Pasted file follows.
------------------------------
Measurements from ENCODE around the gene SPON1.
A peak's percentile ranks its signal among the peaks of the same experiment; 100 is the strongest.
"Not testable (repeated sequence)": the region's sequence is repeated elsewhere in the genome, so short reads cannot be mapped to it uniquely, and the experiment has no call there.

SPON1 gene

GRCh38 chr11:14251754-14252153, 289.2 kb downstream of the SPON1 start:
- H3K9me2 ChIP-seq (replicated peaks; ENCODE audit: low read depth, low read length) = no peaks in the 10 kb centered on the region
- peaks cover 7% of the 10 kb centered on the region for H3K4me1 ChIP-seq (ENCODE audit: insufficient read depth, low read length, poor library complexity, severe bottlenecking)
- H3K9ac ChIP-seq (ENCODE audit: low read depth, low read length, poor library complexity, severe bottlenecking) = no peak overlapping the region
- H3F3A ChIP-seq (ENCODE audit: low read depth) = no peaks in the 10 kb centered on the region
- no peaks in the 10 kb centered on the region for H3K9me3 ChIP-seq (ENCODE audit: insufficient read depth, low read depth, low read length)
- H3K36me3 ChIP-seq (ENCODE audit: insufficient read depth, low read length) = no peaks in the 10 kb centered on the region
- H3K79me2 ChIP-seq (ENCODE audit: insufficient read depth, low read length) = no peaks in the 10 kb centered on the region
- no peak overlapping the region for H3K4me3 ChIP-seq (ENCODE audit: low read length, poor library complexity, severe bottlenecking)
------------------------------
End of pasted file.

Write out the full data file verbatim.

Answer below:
Measurements from ENCODE around the gene SPON1.
A peak's percentile ranks its signal among the peaks of the same experiment; 100 is the strongest.
"Not testable (repeated sequence)": the region's sequence is repeated elsewhere in the genome, so short reads cannot be mapped to it uniquely, and the experiment has no call there.

SPON1 gene

GRCh38 chr11:14251754-14252153, 289.2 kb downstream of the SPON1 start:
- H3K9me2 ChIP-seq (replicated peaks; ENCODE audit: low read depth, low read length) = no peaks in the 10 kb centered on the region
- peaks cover 7% of the 10 kb centered on the region for H3K4me1 ChIP-seq (ENCODE audit: insufficient read depth, low read length, poor library complexity, severe bottlenecking)
- H3K9ac ChIP-seq (ENCODE audit: low read depth, low read length, poor library complexity, severe bottlenecking) = no peak overlapping the region
- H3F3A ChIP-seq (ENCODE audit: low read depth) = no peaks in the 10 kb centered on the region
- no peaks in the 10 kb centered on the region for H3K9me3 ChIP-seq (ENCODE audit: insufficient read depth, low read depth, low read length)
- H3K36me3 ChIP-seq (ENCODE audit: insufficient read depth, low read length) = no peaks in the 10 kb centered on the region
- H3K79me2 ChIP-seq (ENCODE audit: insufficient read depth, low read length) = no peaks in the 10 kb centered on the region
- no peak overlapping the region for H3K4me3 ChIP-seq (ENCODE audit: low read length, poor library complexity, severe bottlenecking)